In 1998, when Israel was celebrating its 50th year, Rabbi Steinsaltz gave a talk in which he said:
” Thirty years ago, I taught a class on the issue of who is a Jew.
We said then that a real Jew is one who would choose to sanctify God’s Name, even die for the choice, rather than worship idols.
Jewish history is replete with thousands of examples – not only of righteous people, but also of simple Jews who died for the sanctification of God’s Name.
In a sense, the Jewish people is just as proud of its thieves and prostitutes who died on the sanctification of God’s Name as it is of its rabbis and righteous ones.
It is the thieves and prostitutes who attest most to the existence of that inner core – independent of tradition or erudition – which is the very essence of being a Jew.
One of the people in the class then asked me: This was surely true in the past, but do you think it is still valid?
At that point, I did not know what to reply, and the question was left hanging.
The next day, I flew to a kibbutz near Eilat and spoke there. I do not remember exactly what I said, but I do remember that I managed to make my listeners furious.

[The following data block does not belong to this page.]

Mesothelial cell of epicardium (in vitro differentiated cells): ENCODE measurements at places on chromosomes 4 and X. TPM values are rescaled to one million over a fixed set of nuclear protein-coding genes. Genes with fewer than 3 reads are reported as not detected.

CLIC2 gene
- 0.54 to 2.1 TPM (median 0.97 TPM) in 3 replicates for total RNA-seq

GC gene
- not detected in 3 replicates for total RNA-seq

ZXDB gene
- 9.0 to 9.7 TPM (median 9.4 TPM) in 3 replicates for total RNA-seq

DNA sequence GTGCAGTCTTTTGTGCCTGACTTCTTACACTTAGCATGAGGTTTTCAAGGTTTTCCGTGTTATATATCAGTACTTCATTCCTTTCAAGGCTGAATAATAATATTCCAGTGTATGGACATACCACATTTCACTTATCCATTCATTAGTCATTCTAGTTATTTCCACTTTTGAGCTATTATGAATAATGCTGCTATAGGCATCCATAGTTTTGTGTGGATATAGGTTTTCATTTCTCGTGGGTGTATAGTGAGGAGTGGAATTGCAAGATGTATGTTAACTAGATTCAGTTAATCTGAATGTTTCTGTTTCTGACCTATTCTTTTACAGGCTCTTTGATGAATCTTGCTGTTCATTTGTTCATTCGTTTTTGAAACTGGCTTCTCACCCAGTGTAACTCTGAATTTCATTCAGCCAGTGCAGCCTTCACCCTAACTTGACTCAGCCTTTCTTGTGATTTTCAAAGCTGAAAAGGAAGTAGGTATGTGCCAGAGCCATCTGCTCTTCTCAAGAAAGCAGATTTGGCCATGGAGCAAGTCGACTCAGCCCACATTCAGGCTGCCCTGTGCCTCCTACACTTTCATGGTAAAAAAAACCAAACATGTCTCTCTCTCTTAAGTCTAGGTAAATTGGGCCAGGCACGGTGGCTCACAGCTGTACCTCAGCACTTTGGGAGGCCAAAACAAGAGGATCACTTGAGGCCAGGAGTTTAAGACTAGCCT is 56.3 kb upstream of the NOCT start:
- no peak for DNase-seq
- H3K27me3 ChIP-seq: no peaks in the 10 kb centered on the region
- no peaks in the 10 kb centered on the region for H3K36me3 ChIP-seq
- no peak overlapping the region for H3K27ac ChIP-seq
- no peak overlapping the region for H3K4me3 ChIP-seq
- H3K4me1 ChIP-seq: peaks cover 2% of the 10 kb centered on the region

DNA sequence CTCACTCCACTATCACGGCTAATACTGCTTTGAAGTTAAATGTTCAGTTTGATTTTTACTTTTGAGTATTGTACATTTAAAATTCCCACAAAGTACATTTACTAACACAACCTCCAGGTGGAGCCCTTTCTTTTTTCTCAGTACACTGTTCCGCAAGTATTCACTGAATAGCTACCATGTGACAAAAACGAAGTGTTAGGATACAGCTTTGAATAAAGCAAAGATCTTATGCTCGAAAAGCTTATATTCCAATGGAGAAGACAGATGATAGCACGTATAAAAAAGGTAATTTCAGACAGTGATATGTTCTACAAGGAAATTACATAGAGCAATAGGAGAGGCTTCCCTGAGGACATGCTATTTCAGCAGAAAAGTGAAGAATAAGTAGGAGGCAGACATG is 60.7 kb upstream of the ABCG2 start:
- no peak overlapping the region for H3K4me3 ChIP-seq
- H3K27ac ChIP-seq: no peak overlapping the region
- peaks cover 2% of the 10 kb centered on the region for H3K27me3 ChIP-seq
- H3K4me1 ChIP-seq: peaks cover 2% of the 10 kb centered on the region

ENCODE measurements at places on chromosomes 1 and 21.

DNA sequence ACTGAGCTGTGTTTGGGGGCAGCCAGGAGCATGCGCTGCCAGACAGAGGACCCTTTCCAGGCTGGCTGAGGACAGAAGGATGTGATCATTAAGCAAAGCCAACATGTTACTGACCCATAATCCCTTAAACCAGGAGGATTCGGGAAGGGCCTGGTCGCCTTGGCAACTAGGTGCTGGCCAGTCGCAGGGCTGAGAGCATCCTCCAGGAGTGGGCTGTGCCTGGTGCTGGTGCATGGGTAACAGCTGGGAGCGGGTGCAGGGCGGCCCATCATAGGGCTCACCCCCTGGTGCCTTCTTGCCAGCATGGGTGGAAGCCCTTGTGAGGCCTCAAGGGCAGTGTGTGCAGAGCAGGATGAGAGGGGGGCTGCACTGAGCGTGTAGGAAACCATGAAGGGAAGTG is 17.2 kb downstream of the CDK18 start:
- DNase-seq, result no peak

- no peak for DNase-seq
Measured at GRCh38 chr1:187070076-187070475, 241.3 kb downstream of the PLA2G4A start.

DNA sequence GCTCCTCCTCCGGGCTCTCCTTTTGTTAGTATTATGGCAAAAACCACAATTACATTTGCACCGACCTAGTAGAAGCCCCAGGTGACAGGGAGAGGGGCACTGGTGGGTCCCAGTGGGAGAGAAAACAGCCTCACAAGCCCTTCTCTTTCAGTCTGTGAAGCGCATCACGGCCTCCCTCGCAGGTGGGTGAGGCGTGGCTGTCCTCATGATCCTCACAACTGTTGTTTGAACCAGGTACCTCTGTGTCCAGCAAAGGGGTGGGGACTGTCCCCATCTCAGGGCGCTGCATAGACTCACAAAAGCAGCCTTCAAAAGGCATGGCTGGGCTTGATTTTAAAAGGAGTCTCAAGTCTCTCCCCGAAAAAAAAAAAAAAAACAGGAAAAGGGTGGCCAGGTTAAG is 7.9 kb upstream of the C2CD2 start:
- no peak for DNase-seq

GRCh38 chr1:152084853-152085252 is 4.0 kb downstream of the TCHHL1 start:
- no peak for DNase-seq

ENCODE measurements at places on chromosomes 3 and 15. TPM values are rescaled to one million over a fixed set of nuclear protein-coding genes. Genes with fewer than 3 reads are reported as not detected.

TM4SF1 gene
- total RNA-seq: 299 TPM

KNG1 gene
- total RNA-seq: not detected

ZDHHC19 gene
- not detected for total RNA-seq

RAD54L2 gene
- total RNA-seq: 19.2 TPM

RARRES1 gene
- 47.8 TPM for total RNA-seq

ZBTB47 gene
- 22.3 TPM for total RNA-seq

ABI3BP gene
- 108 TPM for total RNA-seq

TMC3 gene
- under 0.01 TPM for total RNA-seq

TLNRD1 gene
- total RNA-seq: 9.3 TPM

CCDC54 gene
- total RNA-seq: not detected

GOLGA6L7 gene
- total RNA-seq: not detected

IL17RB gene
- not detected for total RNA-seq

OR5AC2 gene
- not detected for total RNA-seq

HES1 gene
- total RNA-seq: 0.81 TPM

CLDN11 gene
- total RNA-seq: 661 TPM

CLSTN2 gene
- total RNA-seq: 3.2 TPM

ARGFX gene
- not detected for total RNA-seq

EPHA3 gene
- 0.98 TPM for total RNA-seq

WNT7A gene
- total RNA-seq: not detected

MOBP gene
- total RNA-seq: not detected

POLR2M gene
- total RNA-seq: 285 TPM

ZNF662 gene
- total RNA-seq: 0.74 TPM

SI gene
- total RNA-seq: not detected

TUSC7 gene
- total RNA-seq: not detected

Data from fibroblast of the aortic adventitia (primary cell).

At some point one man, who could no longer contain himself, got up and screamed: “I am a secular Jew, and so were my father and grandfather; but I am telling you: if someone would force me to worship idols, I would die rather than do it.”
This was almost like a voice from Heaven:
I received the answer some 24 hours after having been asked the question, and not from someone who heard it, but rather from someone who innocently, at a moment of rage, answered exactly the question that I had asked.”
From “Israel at 50” –a speech delivered at the Aleph Society Dinner in Jerusalem, October 13, 1998